Degree Name

Doctor of Philosophy


Sydney Business School


A widely cited statistic on leadership transitions claims that 40 per cent of executives fail within the first 18 months in a new role (Watkins 2003). Leadership transitions—a significant change in a leader’s role commonly associated with being promoted or changing organisations—are occurring more frequently in leaders’ careers and across organisations due to an increased pace of business change influenced by technology, globalisation and merger and acquisition activity. As many as 25 per cent of leaders change roles each year (Watkins 2013) and the resulting leadership transition often ranks as one of the most stressful and challenging experiences that executives have in their careers and lives. When a leadership transition is unsuccessful, the costs to the organisation and leader are significant. The estimated costs for replacing a leader who has failed the transition can range from as low as 30 per cent (Van Vark 2006) to 2400 per cent (Levin 2010) of the leaders’ annual salary. Additionally, the people surrounding the failed leader also suffer and the leader can experience considerable damage to their career and confidence.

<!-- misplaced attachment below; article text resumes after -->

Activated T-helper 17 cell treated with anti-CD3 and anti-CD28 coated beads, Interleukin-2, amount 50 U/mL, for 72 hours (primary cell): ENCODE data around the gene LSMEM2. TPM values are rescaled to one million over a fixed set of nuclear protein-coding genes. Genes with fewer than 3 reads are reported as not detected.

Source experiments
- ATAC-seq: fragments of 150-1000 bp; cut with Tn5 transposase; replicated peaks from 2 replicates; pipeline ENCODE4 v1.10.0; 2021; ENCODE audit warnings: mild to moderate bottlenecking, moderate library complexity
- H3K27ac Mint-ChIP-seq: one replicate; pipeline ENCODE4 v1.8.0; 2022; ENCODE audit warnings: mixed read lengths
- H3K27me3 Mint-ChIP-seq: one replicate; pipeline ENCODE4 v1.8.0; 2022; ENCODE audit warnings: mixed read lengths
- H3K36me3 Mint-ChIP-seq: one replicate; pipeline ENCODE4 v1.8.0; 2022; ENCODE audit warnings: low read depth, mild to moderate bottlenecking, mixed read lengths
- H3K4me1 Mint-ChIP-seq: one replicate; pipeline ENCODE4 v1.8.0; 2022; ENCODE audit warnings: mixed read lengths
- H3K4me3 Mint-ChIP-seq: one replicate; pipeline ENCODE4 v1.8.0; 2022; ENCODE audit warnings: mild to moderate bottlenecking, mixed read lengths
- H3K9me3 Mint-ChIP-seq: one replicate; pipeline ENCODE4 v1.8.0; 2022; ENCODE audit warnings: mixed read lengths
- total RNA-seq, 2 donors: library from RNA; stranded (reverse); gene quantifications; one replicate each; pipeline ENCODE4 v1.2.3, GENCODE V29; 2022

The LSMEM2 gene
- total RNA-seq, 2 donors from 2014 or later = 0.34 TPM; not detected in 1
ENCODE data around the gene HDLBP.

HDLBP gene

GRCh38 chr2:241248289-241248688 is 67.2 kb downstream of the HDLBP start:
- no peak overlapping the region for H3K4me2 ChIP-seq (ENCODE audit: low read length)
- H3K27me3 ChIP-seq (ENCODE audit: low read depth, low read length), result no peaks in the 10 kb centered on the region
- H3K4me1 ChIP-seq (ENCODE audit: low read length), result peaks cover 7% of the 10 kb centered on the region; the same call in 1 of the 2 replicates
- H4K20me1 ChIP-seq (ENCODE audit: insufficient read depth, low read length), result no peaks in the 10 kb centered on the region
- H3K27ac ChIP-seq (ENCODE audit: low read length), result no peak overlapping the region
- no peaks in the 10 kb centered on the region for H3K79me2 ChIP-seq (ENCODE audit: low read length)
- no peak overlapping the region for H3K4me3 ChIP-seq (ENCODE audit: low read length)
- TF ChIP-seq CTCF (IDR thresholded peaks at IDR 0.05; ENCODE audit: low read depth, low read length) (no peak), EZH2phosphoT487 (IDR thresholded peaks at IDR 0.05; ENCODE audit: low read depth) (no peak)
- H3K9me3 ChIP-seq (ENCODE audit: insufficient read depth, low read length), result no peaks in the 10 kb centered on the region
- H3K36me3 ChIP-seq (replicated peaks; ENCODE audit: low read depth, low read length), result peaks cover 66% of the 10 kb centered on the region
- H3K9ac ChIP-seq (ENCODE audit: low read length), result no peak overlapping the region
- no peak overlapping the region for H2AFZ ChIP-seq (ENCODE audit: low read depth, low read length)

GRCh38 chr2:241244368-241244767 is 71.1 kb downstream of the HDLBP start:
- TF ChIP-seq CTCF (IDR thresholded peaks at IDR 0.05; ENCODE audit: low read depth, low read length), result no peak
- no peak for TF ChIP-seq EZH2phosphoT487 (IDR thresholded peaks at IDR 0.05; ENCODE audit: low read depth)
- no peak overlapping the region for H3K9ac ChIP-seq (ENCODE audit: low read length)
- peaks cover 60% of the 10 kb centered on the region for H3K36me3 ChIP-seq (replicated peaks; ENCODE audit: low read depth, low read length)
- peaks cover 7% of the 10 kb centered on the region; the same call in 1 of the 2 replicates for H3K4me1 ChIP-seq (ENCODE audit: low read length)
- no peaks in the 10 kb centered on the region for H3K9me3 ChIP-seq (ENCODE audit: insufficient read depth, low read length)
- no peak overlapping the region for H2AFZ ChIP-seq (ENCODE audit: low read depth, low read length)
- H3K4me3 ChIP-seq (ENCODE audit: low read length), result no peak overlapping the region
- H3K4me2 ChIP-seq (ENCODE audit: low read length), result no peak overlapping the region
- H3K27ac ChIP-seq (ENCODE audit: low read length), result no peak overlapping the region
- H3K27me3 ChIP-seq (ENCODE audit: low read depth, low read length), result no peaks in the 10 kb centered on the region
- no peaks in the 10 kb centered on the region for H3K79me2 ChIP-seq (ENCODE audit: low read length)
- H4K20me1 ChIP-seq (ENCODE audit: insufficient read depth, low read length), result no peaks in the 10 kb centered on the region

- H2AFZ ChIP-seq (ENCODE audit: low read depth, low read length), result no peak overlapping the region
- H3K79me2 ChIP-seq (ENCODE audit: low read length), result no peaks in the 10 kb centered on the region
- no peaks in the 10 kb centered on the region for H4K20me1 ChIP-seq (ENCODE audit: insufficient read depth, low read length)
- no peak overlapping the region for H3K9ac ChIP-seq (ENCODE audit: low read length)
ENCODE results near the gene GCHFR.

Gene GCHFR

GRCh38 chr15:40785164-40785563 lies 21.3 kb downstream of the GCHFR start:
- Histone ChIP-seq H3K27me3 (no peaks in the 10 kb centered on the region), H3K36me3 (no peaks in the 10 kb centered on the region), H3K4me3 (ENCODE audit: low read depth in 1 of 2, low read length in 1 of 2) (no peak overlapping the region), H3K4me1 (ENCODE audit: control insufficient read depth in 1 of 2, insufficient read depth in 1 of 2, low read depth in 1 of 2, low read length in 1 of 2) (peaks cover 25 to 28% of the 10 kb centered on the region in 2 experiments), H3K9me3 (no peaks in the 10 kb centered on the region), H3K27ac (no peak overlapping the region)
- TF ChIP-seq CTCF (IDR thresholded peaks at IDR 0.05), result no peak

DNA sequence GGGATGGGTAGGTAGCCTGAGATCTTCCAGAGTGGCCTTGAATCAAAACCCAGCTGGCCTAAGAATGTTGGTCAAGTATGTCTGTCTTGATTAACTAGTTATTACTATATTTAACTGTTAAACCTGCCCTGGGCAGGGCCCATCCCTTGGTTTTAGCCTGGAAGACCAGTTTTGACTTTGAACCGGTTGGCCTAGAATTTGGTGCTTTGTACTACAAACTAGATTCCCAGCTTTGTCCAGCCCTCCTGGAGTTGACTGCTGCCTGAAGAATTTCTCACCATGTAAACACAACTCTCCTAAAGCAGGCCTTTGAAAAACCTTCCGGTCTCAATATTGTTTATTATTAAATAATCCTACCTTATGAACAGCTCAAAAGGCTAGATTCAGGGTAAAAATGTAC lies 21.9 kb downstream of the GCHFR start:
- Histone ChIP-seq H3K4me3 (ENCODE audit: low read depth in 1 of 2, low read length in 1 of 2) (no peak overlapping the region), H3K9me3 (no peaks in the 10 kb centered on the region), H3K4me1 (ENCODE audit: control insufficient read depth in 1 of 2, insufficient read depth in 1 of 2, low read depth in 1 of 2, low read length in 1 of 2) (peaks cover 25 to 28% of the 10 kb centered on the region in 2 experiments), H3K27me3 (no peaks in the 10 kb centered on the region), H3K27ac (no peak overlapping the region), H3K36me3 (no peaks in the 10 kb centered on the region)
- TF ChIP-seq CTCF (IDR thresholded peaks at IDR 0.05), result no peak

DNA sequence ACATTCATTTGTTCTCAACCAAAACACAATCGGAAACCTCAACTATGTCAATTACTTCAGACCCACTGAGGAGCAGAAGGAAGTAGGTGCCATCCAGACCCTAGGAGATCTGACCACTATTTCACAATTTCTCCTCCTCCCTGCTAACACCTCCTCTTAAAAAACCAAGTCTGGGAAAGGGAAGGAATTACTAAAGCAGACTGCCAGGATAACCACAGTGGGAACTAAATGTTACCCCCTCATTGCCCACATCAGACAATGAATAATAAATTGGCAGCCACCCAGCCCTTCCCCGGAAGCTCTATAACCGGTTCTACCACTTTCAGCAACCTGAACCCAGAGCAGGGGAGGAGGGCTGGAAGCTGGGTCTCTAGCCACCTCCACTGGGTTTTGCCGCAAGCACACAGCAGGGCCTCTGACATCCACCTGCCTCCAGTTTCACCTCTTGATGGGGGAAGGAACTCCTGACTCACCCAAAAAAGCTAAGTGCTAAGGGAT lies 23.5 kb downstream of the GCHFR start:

Organisations struggle to support their leaders in transition; this is truer for leaders who are new to the organisation and who have a more difficult transition than for leaders who are promoted from within, although both are risky situations for leaders. The programs utilised to integrate new staff into an organisation include orientation, induction, socialisation and onboarding. Many of these programs are effective for general staff, but they fail to meet the needs and expectations of leaders in transition. Externally recruited leaders are often left to ‘sink or swim’ in their new role within a new organisational culture and are without the support of a relational network. Internally promoted leaders also criticise the lack of support provided during their transition into different and more senior roles.

FoR codes (2008)

1503 BUSINESS AND MANAGEMENT, 150305 Human Resources Management, 150311 Organisational Behaviour



Unless otherwise indicated, the views expressed in this thesis are those of the author and do not necessarily represent the views of the University of Wollongong.